While the question is simple, the answer is not. Below I have listed several factors where diversification plays a role in reducing risk in an investment portfolio.
Most people think of asset allocation when considering if their portfolio is properly diversified. We allocate our monies across the following three (3) asset classes: equities, fixed income, and cash. The decision to include an asset class is based upon their historical correlation with other asset classes. Correlation measures the strength of the relationship between two asset classes, where the value can range from +1 (perfectly correlated) to 0 (no relationship) to -1 (perfect hedge).
When working with my clients, we dedicate a significant portion of our time understanding their risk tolerance. Risk tolerance is a measure of comfort a client has with market volatility and their perception of the trade-off between potential gains and potential losses. The higher their risk tolerance, the higher the allocation to riskier assets (equities).
I am willing to introduce additional asset classes such as real estate, commodities, hedge funds, private equity, etc. if they meet two (2) criteria:
- Does the asset class have a return profile that has economic justification? As an example, I would not include baseball cards or postage stamps as an asset class.
- Does the new asset class provide any diversification benefits (is the correlation close to 0)?
Diversification within an asset class
When you start drilling down into individual asset classes, diversification takes on addition meaning.
- Geographic: should you be invested in just your home country, or should you look towards other markets
- Market capitalization: companies come in all sizes. To be properly diversified, you will want a mixture of large and small companies based on capitalization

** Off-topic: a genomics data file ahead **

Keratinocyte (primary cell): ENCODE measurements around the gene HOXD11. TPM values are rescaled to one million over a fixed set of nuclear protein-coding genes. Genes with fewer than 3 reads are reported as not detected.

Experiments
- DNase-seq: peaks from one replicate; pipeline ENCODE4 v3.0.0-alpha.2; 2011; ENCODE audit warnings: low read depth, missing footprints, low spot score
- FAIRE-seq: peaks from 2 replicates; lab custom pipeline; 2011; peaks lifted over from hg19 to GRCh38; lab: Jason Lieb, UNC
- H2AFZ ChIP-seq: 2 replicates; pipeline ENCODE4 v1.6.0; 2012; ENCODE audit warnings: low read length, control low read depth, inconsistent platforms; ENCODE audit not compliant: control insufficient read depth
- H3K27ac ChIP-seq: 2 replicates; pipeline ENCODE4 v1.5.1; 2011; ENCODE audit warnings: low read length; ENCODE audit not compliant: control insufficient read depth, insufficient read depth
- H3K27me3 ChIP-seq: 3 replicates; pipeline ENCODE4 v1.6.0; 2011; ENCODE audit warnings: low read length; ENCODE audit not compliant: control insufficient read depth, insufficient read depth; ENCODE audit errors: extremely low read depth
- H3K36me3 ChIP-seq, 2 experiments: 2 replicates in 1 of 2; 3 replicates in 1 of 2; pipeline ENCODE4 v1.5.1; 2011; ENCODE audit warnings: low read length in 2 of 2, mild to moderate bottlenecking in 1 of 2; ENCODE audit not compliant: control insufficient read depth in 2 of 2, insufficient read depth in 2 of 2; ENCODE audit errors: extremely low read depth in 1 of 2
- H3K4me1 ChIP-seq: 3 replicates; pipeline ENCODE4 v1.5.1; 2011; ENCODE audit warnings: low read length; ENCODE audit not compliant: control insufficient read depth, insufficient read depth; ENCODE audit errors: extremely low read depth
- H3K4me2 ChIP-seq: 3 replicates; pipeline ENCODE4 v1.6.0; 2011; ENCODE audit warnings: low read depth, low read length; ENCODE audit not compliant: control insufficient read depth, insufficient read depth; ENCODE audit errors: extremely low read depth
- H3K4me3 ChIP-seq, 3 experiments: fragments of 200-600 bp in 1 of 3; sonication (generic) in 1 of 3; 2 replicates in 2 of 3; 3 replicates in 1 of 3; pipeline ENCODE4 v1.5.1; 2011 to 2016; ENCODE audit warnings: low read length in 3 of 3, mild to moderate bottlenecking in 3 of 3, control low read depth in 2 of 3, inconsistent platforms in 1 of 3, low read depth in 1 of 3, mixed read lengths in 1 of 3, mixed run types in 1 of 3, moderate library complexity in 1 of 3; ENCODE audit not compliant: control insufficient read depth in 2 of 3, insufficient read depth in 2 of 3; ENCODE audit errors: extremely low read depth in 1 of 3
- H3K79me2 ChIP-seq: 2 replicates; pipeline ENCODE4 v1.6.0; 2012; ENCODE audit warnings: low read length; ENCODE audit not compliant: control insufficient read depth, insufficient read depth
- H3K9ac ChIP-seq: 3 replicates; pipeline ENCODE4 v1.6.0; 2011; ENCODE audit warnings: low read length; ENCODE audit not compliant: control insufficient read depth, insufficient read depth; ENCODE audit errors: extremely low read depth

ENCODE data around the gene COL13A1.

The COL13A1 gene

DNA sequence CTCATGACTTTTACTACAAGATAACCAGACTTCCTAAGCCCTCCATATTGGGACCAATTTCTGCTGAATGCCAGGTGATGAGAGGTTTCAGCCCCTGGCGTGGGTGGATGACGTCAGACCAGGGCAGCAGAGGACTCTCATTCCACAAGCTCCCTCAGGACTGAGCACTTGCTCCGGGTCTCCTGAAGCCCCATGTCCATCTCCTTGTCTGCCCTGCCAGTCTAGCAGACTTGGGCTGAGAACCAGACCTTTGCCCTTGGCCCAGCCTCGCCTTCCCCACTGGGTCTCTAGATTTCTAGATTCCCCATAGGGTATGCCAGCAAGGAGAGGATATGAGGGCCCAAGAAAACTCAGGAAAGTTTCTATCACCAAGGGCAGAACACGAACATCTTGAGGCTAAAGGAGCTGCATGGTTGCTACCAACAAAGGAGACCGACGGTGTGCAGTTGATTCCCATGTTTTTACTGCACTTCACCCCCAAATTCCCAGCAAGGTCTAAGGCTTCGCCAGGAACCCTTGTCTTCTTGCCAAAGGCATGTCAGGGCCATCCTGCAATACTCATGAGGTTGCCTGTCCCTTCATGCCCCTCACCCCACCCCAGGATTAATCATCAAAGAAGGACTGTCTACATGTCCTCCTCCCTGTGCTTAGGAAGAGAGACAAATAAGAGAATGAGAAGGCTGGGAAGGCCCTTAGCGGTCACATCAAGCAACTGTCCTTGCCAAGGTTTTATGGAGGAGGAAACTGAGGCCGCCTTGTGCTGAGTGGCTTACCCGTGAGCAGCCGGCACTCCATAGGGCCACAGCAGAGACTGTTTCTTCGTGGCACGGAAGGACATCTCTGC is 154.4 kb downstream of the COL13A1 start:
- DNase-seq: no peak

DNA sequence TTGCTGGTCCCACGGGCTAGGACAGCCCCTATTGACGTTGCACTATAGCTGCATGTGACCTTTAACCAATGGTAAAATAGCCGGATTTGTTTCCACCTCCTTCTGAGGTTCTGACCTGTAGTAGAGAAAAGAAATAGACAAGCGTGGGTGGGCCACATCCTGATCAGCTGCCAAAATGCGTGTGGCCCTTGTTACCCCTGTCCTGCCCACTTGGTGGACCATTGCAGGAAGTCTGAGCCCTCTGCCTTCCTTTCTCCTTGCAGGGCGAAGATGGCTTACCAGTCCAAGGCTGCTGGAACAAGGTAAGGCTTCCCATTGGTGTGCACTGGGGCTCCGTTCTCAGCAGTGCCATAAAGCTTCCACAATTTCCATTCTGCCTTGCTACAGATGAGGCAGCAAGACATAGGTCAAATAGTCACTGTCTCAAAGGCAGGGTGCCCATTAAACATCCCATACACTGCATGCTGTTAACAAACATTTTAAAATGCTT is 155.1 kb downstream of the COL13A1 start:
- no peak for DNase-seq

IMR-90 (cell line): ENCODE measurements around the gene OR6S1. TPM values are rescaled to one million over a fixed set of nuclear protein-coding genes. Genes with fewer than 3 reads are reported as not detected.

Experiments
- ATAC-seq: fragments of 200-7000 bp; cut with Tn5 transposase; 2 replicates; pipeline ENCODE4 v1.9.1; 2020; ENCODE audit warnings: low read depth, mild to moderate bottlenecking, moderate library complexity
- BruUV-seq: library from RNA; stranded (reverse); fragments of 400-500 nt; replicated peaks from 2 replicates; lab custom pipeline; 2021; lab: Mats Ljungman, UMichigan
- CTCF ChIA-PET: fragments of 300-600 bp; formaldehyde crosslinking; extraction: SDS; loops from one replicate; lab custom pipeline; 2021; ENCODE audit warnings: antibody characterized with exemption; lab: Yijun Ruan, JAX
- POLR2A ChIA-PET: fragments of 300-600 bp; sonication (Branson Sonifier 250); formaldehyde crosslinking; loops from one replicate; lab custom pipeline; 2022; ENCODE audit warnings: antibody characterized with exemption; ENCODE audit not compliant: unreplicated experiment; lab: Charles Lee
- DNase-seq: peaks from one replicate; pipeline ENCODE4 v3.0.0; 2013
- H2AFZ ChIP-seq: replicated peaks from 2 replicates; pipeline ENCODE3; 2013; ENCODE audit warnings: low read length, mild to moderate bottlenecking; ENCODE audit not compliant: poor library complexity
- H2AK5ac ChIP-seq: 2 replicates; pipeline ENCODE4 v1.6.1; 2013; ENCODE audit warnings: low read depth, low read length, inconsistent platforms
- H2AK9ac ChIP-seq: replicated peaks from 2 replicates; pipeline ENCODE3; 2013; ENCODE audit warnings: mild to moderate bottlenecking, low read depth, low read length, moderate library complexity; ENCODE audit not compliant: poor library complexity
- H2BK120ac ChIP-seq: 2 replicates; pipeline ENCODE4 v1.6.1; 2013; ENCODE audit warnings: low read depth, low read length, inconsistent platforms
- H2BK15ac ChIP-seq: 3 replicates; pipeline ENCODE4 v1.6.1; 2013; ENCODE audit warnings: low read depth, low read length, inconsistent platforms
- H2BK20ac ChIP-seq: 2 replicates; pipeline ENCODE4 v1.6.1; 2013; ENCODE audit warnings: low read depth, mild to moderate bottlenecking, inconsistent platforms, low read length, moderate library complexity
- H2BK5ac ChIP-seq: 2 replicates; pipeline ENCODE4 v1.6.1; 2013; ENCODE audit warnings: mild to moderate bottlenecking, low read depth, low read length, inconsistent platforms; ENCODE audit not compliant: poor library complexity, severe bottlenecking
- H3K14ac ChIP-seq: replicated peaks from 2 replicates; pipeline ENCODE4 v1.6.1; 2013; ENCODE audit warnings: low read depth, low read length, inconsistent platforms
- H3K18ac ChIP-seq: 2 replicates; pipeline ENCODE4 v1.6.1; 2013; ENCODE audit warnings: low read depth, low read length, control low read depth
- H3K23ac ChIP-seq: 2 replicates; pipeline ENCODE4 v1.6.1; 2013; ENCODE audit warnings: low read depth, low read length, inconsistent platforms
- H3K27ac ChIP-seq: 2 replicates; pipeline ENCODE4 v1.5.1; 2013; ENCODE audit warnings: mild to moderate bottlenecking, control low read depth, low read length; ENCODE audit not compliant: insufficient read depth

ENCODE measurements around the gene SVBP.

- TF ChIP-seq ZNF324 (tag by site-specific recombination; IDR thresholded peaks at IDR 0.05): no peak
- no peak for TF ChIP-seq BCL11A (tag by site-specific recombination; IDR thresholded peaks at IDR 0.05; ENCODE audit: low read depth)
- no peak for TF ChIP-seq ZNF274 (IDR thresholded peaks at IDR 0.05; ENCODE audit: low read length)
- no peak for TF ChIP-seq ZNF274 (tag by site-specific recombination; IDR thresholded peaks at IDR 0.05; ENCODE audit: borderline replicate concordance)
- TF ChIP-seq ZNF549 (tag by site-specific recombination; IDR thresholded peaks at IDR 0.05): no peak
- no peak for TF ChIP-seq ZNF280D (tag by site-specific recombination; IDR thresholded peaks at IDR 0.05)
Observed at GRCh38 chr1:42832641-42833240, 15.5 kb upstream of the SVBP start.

- Style: some securities are considered growth stocks; they derive their value based on future earnings expectations. Others are considered value stocks; they are established companies and investors are trying to find those companies who stock price is undervalued based on the industry fundamentals.
- Sector: the stock market is broken into 11 sectors. You need adequate representation for each in order to be diversified.
- Name: there are two types of risk that are assumed by investors: systemic risk which affects the market as a whole, and non-systemic risk which affects individual companies. Having a high concentration of your investment in a single name can derail your investment.
In addition to geographic considerations, a portfolio needs to consider
- Credit risk: what is the likelihood of an issuer defaulting on their obligation.
- Government backed bonds are considered the safest. But not all governments are equally rated.
- Other issuers are government agencies, municipalities, and corporate bonds.
- Interest rate risk: bonds have maturities. Typically, the longer the maturity and the lower the coupon, the more volatile the price is for a change in interest rates.
My strategies make use of external managers. Diversification considerations require proper due diligence on the manager and the fund.
In addition to all the considerations mentioned above, I need to take into consideration:
- How many different managers do I want to include in a managed portfolio?
- Do I want active management (try to capture excess returns over a benchmark), passive management (mirror returns of a benchmark), or a combination in a managed portfolio?
- How do the active managers add value? Are they good stock pickers, market timers, economic forecasters?
- How much do I allocate to each manager/fund?
Michael Lewis, Registered Representative. Securities offered through Cambridge Investment Research Inc., a Broker/Dealer member FINRA/SIPC. Tutor Financial, LLC and Cambridge are not affiliated.
Investment Advisory Services offered through Independent Advisor Representatives of Cambridge Investment Research Advisors Inc, a Registered Investment Adviser